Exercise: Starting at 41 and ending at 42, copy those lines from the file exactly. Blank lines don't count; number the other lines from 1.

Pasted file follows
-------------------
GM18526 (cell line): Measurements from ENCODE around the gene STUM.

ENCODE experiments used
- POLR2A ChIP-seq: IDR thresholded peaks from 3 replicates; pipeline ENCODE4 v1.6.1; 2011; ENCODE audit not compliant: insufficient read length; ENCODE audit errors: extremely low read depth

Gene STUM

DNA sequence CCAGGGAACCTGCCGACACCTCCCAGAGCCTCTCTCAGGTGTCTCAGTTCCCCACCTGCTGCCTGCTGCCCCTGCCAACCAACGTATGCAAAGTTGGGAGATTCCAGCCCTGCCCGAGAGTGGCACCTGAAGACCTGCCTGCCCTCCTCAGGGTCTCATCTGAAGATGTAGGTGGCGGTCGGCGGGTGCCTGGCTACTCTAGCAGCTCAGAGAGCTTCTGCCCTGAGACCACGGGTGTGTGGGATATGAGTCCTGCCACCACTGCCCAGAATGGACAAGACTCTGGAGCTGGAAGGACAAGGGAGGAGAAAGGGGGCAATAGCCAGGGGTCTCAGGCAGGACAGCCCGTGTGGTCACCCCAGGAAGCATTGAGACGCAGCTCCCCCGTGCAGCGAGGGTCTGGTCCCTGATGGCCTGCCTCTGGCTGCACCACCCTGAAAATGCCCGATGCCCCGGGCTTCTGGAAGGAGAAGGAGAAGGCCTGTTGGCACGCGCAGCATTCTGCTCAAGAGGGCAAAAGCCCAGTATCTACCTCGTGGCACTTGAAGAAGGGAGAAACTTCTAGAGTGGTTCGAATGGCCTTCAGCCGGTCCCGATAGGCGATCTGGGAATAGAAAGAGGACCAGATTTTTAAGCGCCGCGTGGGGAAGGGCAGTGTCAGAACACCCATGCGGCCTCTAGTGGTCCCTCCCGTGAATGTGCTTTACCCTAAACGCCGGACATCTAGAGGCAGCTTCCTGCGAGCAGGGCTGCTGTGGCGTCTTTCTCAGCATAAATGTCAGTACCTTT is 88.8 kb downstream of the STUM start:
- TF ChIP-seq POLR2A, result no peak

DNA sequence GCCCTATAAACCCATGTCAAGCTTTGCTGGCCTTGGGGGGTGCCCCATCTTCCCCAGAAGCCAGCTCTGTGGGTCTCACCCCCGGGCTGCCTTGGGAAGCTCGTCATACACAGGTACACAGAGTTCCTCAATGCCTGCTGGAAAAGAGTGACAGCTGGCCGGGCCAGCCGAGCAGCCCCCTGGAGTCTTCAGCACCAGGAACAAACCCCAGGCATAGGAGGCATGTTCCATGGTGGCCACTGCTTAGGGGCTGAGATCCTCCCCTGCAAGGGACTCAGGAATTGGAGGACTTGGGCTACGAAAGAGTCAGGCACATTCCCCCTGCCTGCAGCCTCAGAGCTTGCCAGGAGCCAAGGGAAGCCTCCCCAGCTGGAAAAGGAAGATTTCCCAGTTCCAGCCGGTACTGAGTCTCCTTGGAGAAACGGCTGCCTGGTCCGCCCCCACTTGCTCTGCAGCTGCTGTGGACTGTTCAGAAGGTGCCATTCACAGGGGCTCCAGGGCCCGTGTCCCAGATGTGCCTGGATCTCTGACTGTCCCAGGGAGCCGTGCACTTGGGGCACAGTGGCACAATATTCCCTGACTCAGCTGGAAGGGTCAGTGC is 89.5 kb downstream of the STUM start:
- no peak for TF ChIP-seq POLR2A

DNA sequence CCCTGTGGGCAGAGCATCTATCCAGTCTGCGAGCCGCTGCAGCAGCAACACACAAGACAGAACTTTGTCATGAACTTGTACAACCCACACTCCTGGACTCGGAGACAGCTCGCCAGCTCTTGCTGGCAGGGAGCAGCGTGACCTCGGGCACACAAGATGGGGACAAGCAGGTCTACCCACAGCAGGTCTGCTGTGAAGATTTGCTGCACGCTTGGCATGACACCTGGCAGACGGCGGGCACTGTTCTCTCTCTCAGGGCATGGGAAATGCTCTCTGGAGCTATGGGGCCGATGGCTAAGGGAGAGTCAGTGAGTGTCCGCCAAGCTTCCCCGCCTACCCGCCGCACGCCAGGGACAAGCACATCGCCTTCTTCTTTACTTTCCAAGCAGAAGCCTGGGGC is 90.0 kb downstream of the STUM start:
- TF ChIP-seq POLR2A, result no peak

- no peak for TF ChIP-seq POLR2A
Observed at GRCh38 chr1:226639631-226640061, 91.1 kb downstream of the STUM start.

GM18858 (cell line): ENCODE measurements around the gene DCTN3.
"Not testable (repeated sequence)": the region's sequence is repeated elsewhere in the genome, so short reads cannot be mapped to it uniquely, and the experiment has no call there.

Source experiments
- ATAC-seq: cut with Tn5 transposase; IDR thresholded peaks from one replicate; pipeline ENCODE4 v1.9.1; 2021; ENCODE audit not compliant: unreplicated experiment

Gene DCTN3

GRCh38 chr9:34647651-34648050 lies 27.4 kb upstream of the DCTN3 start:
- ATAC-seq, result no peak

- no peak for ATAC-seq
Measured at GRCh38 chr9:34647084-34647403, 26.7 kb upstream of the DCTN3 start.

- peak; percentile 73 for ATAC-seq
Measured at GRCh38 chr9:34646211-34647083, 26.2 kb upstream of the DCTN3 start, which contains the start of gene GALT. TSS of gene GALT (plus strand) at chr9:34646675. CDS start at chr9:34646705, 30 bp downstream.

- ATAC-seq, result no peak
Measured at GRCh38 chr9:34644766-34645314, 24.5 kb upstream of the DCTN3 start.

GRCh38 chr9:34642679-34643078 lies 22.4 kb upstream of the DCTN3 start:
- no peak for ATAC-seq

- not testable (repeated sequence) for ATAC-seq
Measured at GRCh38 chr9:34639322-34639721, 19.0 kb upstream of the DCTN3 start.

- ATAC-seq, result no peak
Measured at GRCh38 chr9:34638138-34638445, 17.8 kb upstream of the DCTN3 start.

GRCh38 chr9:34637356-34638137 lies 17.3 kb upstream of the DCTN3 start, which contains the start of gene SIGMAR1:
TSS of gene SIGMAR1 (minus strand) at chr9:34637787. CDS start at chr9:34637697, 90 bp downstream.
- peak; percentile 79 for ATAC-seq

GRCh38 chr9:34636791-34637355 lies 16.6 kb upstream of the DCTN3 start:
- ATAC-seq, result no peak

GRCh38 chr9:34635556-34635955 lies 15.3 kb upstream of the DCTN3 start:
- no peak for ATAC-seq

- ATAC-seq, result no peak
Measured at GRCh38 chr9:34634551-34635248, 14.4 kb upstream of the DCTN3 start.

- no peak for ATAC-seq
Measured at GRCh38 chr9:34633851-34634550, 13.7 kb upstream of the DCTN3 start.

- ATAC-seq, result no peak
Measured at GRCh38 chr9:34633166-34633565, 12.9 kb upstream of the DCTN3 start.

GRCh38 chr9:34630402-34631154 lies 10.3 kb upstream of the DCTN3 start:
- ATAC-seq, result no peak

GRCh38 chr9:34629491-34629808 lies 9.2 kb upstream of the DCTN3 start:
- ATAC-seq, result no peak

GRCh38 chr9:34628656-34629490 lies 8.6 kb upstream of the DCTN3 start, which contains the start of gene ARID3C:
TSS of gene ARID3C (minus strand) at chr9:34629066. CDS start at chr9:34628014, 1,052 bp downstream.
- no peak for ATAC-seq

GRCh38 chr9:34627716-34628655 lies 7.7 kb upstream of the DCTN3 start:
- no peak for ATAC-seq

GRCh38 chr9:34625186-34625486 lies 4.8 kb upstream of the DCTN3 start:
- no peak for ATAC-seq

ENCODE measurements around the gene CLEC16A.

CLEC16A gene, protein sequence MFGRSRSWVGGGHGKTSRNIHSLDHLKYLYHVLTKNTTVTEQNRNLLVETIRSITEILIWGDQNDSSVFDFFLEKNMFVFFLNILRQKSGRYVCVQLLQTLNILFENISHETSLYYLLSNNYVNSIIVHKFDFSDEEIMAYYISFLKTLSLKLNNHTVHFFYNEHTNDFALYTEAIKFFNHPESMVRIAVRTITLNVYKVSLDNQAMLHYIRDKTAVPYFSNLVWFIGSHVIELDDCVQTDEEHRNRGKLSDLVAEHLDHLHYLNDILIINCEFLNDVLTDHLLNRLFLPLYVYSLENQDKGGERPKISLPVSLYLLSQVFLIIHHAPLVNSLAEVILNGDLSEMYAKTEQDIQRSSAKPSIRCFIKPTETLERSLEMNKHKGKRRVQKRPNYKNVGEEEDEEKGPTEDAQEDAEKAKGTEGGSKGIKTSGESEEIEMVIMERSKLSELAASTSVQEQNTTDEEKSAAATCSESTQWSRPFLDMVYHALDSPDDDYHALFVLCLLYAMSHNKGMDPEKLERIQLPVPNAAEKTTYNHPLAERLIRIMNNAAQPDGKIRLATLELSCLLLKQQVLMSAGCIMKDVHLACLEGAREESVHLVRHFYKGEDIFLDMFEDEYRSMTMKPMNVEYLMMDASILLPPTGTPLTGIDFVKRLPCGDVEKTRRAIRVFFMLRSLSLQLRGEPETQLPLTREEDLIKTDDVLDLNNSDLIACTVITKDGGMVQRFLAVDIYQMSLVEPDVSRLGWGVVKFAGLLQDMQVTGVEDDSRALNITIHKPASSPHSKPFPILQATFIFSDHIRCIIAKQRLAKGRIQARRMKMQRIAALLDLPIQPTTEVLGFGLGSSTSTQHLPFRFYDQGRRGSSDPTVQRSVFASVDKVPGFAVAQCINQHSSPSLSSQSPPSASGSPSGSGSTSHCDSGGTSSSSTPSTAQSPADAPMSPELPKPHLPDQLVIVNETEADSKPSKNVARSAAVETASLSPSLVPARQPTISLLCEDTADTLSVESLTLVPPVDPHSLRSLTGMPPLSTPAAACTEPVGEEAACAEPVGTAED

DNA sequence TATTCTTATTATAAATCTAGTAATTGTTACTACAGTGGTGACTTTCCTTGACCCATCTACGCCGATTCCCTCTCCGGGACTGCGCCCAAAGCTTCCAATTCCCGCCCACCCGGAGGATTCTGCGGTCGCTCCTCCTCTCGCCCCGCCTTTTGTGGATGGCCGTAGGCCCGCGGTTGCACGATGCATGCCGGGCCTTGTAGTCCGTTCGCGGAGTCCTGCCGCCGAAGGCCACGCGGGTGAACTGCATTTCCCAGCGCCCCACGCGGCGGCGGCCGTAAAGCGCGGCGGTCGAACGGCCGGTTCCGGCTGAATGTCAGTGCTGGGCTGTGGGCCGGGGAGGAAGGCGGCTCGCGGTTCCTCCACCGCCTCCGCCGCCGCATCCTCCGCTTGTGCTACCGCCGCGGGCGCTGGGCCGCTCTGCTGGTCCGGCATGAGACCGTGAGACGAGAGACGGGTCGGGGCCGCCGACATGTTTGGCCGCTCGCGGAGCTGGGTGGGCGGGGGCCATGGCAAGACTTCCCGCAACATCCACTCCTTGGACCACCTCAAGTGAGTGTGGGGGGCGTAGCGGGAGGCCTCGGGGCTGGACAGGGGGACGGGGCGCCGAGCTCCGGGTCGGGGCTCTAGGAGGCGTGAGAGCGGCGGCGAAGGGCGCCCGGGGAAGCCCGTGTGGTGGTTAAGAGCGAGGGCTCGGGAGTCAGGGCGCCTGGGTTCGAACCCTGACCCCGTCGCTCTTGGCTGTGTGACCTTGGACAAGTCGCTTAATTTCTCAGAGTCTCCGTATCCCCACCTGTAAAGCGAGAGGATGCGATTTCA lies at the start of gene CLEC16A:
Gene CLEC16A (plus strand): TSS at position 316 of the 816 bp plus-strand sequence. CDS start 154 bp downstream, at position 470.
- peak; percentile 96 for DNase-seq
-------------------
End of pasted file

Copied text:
- no peak for ATAC-seq
Measured at GRCh38 chr9:34633851-34634550, 13.7 kb upstream of the DCTN3 start.